Usability Testing with Online Research Panels: A Case Study from the Field of Instructional Design
Shahron Williams van Rooij, George Mason University, United States
International Journal on E-Learning Volume 12, Number 4, ISSN 1537-2456 Publisher: Association for the Advancement of Computing in Education (AACE), Waynesville, NC USA
One of the challenges experienced by students of instructional design is eliciting user participation when designing and developing products for course or program projects, particularly over multiple cycles of evaluation. Student projects do not normally have budgets to engage recruitment companies or provide participant incentives. This paper describes the value of using online research panels in the context of a prototype development project in a graduate-level instructional design program in a U.S. institution in the mid-Atlantic region. Using a combination of synchronous and asynchronous communication tools, the student design team collected qualitative as well as quantitative data from a fixed panel of participants during the formative evaluation of the working prototype of a new website. Data collection methods and use of test results were consistent with what the literature identifies as essential elements in user-centered design. Results of the case study indicate that fixed participant panels are a viable approach to the recruitment and retention of participants who are representative of the product’s target audience, providing designers with a continuous source of user research for iterative evaluations throughout the design and development process.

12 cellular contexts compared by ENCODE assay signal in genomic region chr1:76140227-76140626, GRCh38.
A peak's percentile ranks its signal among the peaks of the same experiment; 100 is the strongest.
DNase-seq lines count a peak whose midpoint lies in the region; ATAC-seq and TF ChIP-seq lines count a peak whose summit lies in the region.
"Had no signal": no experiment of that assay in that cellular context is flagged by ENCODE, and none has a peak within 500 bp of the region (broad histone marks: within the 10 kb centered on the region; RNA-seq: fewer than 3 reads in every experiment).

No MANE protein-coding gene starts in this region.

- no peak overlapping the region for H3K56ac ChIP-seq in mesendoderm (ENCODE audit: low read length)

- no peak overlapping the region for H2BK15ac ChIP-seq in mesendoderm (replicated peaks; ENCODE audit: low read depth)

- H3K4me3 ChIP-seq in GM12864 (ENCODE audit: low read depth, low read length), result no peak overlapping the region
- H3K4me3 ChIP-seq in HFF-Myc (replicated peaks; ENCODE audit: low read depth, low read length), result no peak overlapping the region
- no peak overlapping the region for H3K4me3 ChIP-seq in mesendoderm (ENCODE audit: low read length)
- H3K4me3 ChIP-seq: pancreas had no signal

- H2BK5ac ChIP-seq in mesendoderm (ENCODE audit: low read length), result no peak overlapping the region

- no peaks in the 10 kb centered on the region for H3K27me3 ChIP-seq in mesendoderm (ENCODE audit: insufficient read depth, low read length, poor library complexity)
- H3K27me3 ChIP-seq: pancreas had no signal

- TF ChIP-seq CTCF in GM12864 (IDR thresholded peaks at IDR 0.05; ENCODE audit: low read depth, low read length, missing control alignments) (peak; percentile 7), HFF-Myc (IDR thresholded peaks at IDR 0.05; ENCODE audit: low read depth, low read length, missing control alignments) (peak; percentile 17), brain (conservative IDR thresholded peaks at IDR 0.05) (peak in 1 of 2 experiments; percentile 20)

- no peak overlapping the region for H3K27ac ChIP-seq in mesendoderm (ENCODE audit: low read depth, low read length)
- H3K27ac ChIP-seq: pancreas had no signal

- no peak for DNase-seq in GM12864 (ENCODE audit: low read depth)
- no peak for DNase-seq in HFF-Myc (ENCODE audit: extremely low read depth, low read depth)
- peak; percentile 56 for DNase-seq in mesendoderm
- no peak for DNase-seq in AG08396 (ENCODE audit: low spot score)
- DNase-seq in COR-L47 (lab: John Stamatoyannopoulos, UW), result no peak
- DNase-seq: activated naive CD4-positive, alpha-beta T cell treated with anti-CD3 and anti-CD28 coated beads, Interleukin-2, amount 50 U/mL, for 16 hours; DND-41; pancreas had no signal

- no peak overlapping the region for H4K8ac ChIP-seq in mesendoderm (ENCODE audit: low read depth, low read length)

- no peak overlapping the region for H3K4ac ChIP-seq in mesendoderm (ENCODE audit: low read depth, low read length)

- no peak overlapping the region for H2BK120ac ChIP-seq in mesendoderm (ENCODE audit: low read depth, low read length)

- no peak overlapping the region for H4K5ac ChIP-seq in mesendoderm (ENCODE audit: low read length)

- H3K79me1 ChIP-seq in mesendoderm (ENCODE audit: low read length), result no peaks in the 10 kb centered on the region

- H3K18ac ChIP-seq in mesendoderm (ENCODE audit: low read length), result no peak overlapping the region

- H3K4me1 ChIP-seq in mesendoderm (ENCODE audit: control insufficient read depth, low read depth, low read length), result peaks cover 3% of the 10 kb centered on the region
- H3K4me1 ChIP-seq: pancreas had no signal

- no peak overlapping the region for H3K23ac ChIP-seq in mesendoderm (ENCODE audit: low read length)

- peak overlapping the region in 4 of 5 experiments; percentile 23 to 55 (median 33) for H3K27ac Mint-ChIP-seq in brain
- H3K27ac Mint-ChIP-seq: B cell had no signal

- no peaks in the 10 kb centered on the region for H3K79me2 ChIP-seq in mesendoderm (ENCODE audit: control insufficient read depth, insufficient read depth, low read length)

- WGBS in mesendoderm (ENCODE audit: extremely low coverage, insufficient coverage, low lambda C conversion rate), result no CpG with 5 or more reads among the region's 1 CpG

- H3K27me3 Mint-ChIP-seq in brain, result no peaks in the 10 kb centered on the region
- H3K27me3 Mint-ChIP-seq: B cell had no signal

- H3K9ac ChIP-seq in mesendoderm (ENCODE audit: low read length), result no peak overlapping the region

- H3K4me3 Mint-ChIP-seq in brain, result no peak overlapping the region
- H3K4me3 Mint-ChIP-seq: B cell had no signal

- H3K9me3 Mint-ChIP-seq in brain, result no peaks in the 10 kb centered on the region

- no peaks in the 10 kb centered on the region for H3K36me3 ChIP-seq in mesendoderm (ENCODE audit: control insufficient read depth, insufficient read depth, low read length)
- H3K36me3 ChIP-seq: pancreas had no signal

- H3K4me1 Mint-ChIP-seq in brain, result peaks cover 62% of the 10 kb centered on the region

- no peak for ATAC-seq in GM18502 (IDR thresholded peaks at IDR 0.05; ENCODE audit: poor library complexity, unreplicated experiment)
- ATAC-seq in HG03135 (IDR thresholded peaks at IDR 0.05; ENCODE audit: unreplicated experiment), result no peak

Williams van Rooij, S. (2013). Usability Testing with Online Research Panels: A Case Study from the Field of Instructional Design. International Journal on E-Learning, 12(4), 403-423. Waynesville, NC USA: Association for the Advancement of Computing in Education (AACE).
© 2013 Association for the Advancement of Computing in Education (AACE)